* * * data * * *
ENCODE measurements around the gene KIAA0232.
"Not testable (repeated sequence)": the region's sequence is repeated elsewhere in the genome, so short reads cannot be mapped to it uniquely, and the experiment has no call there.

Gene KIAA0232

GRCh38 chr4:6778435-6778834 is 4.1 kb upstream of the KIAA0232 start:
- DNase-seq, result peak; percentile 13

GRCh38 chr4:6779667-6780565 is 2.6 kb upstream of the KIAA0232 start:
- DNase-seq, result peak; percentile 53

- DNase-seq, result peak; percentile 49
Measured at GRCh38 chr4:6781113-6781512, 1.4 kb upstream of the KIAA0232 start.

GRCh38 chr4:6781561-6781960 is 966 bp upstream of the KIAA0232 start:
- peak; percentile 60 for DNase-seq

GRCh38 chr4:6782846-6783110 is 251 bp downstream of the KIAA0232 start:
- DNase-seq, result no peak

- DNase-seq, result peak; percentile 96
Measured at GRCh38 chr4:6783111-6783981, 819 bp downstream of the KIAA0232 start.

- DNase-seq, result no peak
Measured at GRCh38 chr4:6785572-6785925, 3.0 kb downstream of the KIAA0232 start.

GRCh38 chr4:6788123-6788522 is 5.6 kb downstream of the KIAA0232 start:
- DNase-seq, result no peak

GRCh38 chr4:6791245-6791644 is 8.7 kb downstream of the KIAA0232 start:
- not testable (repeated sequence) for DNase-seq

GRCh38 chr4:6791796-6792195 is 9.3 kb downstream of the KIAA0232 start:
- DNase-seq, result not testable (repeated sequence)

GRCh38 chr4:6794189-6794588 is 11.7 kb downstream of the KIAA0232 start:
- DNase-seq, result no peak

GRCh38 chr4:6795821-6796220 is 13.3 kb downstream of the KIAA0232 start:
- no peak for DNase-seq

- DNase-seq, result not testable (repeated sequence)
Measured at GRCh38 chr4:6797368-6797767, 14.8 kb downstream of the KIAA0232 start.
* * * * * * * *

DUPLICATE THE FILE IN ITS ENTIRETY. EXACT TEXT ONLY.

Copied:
ENCODE measurements around the gene KIAA0232.
"Not testable (repeated sequence)": the region's sequence is repeated elsewhere in the genome, so short reads cannot be mapped to it uniquely, and the experiment has no call there.

Gene KIAA0232

GRCh38 chr4:6778435-6778834 is 4.1 kb upstream of the KIAA0232 start:
- DNase-seq, result peak; percentile 13

GRCh38 chr4:6779667-6780565 is 2.6 kb upstream of the KIAA0232 start:
- DNase-seq, result peak; percentile 53

- DNase-seq, result peak; percentile 49
Measured at GRCh38 chr4:6781113-6781512, 1.4 kb upstream of the KIAA0232 start.

GRCh38 chr4:6781561-6781960 is 966 bp upstream of the KIAA0232 start:
- peak; percentile 60 for DNase-seq

GRCh38 chr4:6782846-6783110 is 251 bp downstream of the KIAA0232 start:
- DNase-seq, result no peak

- DNase-seq, result peak; percentile 96
Measured at GRCh38 chr4:6783111-6783981, 819 bp downstream of the KIAA0232 start.

- DNase-seq, result no peak
Measured at GRCh38 chr4:6785572-6785925, 3.0 kb downstream of the KIAA0232 start.

GRCh38 chr4:6788123-6788522 is 5.6 kb downstream of the KIAA0232 start:
- DNase-seq, result no peak

GRCh38 chr4:6791245-6791644 is 8.7 kb downstream of the KIAA0232 start:
- not testable (repeated sequence) for DNase-seq

GRCh38 chr4:6791796-6792195 is 9.3 kb downstream of the KIAA0232 start:
- DNase-seq, result not testable (repeated sequence)

GRCh38 chr4:6794189-6794588 is 11.7 kb downstream of the KIAA0232 start:
- DNase-seq, result no peak

GRCh38 chr4:6795821-6796220 is 13.3 kb downstream of the KIAA0232 start:
- no peak for DNase-seq

- DNase-seq, result not testable (repeated sequence)
Measured at GRCh38 chr4:6797368-6797767, 14.8 kb downstream of the KIAA0232 start.